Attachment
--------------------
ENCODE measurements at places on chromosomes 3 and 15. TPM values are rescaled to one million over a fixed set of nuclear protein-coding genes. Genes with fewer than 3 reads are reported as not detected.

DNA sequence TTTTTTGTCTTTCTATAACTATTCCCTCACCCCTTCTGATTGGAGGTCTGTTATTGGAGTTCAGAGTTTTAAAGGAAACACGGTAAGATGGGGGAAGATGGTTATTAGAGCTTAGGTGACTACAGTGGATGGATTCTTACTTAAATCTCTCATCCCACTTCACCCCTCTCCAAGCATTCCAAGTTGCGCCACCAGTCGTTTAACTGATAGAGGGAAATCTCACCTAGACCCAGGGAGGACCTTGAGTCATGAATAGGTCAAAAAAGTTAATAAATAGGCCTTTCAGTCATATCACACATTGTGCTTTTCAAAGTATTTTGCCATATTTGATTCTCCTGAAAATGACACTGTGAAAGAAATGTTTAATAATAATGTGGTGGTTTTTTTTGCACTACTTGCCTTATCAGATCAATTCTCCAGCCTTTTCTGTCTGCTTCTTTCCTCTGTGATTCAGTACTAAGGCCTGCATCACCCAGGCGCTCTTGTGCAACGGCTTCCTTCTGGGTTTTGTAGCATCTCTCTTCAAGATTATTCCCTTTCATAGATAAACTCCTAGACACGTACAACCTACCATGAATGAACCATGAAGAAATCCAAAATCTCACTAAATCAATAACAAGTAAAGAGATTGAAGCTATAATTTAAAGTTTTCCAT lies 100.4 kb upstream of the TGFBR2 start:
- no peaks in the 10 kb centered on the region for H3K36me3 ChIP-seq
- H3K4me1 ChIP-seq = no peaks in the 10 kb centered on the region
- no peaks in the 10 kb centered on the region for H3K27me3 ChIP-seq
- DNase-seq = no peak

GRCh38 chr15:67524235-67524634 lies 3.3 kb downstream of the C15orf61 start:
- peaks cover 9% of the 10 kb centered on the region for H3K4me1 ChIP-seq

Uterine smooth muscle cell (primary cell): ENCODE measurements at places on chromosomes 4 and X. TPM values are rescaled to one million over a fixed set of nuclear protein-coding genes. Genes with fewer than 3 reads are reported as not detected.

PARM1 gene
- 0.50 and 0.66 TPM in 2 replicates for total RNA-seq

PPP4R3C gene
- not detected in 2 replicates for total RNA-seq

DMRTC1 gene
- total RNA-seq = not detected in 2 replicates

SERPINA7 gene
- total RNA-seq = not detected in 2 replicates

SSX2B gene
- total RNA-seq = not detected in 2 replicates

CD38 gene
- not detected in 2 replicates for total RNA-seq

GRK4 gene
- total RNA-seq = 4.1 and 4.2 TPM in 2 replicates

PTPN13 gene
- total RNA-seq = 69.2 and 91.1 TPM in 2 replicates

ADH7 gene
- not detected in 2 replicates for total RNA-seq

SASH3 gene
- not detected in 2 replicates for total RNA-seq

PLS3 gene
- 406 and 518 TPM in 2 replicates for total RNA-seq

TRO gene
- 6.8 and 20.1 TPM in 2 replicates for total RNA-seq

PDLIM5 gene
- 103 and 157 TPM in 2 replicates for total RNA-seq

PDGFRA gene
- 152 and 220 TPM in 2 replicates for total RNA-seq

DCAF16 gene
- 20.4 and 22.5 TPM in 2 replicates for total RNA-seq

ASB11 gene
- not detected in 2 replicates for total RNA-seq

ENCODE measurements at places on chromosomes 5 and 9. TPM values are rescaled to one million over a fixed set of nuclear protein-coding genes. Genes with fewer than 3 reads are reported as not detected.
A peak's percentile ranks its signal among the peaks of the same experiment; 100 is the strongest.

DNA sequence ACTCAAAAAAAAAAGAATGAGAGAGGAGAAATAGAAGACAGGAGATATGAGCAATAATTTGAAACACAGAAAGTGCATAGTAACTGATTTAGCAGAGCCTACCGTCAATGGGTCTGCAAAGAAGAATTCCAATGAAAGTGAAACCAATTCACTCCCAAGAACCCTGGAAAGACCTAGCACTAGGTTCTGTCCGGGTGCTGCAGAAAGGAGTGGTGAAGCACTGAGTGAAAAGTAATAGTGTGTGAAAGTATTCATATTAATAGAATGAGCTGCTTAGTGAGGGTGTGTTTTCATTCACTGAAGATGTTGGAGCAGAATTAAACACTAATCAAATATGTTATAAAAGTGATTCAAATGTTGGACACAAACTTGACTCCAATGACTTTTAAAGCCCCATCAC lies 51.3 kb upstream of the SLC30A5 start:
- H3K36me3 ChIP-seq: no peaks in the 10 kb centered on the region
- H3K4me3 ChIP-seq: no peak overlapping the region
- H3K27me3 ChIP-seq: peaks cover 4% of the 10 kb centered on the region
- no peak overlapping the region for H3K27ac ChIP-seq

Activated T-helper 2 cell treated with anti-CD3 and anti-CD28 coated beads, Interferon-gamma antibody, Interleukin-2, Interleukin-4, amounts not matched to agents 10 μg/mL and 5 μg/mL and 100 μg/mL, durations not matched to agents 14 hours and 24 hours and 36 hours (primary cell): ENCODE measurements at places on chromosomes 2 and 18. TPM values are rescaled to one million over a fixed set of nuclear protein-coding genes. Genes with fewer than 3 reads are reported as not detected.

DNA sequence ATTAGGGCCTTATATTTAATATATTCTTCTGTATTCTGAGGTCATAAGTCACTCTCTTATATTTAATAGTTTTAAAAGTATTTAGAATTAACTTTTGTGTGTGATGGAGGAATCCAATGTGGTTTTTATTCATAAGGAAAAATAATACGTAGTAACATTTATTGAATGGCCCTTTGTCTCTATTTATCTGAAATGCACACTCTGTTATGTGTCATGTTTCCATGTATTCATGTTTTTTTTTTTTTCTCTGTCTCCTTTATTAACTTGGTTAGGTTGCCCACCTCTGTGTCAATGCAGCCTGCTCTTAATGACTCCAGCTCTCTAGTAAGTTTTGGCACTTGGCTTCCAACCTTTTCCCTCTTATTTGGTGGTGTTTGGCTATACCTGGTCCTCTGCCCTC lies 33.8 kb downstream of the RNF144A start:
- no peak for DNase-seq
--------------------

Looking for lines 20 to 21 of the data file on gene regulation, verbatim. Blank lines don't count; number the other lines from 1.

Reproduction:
CD38 gene
- not detected in 2 replicates for total RNA-seq